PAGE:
I’m a Catholic. I’m a farm kid. I’m an athlete. I’m an engineer. I’m a teacher. I’m a traveler. I’m a son, grandson, brother, uncle, and godfather. And, most importantly (within the context of this blog post), I’m an American.
I’m also a Republican. But that is different than those other identities I listed. More specifically, I am a RINO: Republican In Name Only. The difference is that every one of those labels I mentioned earlier is more important than the label of Republican.
All of those other aspects of my life help to define me, because they have shaped and molded me. Because of the totality of their influences on me and my worldview, I find myself more closely aligned with the philosophy espoused by the Republican Party. But being a Republican does not define or shape me. I chose to be Republican based on my values. I didn’t choose my values based on my being a Republican. That is why my Republican identity is subservient to all those other identities. It is why I put country (and family and faith and many other things) ahead of party. It is why I am proud to call myself a RINO.
However, RINO has become a pejorative. It is an insult hurled at Republicans who do not adhere strongly enough to party orthodoxy and leaders, as judged by those who believe themselves to be correct on all things with absolute certainty. And the most egregious offense, worse than any small difference in economic or social policy, that we RINOs can commit is to consider Democrats as fellow Americans. God forbid we listen to the other political party with respect or (gasp) try to find common ground with them.
The concept of a RINO, and what it means to be a “True Republican”, has been around for generations, ever since the intraparty fight between William Taft and Teddy Roosevelt. But the vitriol has greatly increased over the past 25 years as hyper-partisanship has taken hold of our national discourse.
This kind of intraparty ideological fight is not unique to the Republicans, as can be seen now in the Democratic party, between the traditional wing and the “Democratic-Socialist” wing. And such debate about the ideological direction of a party is both healthy and necessary. However, the false choice fallacy of “you are either with us or against us” is ludicrous and only serves to tear people apart. Honestly, does that mindset work in any other functioning part of society? Why do we reward it in politics?
A Stanford study showed that Americans now identify with their party more strongly than other social groupings such as race and religion. There is an understandable reason for this in that we more actively choose our political party than other identities according to the study. By itself, this strong party identification is not necessarily a bad thing. However, when you allow your party identification to define your values rather than the other way around, and when you ostracize and demonize those that don’t agree with you or don’t agree strongly enough, that is when it becomes dangerous.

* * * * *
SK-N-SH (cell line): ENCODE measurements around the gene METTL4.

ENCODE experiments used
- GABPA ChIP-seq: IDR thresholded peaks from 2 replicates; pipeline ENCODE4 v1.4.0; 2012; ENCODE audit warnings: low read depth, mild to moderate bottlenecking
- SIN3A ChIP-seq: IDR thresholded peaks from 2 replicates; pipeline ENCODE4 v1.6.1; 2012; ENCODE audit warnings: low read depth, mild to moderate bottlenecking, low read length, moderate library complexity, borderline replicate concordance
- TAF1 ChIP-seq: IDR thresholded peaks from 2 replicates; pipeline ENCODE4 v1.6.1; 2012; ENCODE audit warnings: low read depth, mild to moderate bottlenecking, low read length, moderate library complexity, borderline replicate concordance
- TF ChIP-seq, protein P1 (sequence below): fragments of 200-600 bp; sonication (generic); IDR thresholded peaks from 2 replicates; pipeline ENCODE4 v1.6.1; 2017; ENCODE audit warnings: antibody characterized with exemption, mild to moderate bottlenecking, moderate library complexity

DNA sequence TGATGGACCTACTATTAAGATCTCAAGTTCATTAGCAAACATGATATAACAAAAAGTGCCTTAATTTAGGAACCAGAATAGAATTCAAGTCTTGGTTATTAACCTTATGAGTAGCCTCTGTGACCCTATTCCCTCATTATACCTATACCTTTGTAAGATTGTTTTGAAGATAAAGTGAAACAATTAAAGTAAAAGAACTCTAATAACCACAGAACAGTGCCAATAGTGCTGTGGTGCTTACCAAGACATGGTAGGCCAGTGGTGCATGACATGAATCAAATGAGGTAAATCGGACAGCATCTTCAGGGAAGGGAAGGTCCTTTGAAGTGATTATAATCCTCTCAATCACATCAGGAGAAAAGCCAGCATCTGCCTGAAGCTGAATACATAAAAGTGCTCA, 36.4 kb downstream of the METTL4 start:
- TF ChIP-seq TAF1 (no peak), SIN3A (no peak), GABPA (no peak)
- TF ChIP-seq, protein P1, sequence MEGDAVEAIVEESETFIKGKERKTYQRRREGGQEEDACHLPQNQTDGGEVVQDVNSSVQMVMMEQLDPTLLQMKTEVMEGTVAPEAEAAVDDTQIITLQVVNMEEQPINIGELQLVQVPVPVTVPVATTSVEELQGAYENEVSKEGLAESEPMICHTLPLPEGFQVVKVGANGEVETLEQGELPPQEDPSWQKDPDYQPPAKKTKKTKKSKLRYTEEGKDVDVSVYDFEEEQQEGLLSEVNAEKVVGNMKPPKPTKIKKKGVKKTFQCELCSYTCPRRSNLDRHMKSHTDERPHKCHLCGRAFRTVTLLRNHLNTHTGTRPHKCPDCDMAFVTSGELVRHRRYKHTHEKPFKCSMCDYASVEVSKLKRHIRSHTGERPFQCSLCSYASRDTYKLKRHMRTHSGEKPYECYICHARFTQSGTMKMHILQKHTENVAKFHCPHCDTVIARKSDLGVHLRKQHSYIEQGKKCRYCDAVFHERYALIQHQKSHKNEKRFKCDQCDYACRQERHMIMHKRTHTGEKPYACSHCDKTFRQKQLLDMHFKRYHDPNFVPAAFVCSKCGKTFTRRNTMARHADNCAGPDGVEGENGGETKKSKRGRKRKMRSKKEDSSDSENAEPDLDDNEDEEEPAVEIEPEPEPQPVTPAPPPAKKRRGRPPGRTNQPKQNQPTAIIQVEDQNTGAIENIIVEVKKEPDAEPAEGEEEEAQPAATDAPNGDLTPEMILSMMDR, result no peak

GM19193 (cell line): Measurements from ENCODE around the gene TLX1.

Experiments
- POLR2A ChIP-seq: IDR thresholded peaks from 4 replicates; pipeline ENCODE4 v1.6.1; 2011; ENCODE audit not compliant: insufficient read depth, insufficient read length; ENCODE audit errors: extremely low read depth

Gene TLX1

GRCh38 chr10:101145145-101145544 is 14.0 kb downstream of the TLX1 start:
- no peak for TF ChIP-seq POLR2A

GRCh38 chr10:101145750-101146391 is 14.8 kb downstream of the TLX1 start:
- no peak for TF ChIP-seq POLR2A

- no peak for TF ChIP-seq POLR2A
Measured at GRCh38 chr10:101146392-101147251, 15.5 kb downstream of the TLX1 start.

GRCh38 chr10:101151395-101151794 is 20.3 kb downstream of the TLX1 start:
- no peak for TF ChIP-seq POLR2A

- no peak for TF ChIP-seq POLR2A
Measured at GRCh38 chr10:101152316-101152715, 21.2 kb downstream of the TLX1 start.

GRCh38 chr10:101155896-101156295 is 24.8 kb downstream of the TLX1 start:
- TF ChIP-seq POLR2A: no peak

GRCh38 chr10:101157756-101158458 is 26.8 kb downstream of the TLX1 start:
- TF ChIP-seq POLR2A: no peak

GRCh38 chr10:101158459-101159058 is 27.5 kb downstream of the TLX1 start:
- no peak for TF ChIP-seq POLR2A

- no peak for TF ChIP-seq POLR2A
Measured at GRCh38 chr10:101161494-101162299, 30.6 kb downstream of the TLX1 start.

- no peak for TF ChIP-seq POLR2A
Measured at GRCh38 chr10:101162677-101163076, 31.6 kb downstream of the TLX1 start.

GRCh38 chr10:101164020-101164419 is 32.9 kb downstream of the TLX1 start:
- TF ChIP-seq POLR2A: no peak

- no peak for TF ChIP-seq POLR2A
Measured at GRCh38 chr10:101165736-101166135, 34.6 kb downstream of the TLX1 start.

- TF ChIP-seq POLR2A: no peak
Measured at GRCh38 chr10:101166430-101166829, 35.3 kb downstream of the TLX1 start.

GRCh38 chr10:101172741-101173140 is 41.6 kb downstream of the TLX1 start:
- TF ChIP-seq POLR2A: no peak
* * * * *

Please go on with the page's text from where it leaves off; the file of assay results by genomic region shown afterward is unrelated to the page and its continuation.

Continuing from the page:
To be fair, there are plenty of craven politicians and others who continuously change their positions and party identification depending on what will work best for their career. Their “beliefs” go whichever way the political winds are blowing. They have no moral conviction other than a lust for power. They will sell out their supporters and “principles” for whatever is in their own self-interest. These hypocrites should rightly be held to account.
That said, my being a RINO doesn’t mean that I lack convictions. Just the opposite in fact, it means that I take ownership of my political beliefs and stand by them. I am not going to sign over my conscience to whoever happens to be leading the Republican Party at the time out of blind loyalty. My convictions and integrity mean more to me than my political label.
According to Gallop, currently, 25% of Americans consider themselves Republican, 34% Democrat, and 39% Independent. That means that no matter what your personal political leaning, THE MAJORITY OF THE POPULATION DOES NOT COMPLETELY AGREE WITH YOU!
There are two ways to deal with that reality. One way is to recognize that there is a variety of opinions and then try to work across those differences while still staying true to your deepest convictions; and on those points of deep differences in conviction, you work to respectfully persuade others, and hope for a breakthrough; all so we can continue to function as a free society. The other way is to hold fast to the belief that your way is the only way, and that others must either agree with you or be ground into submission; establishing a tyranny of your minority.
Obviously, I chose the former. If you choose the latter, even if I happen to agree with you on most specific policies, I will oppose you on principle. Because while I consider myself a Republican, that is just a political label, a name. I am a Republican in Name Only; my true identify is American.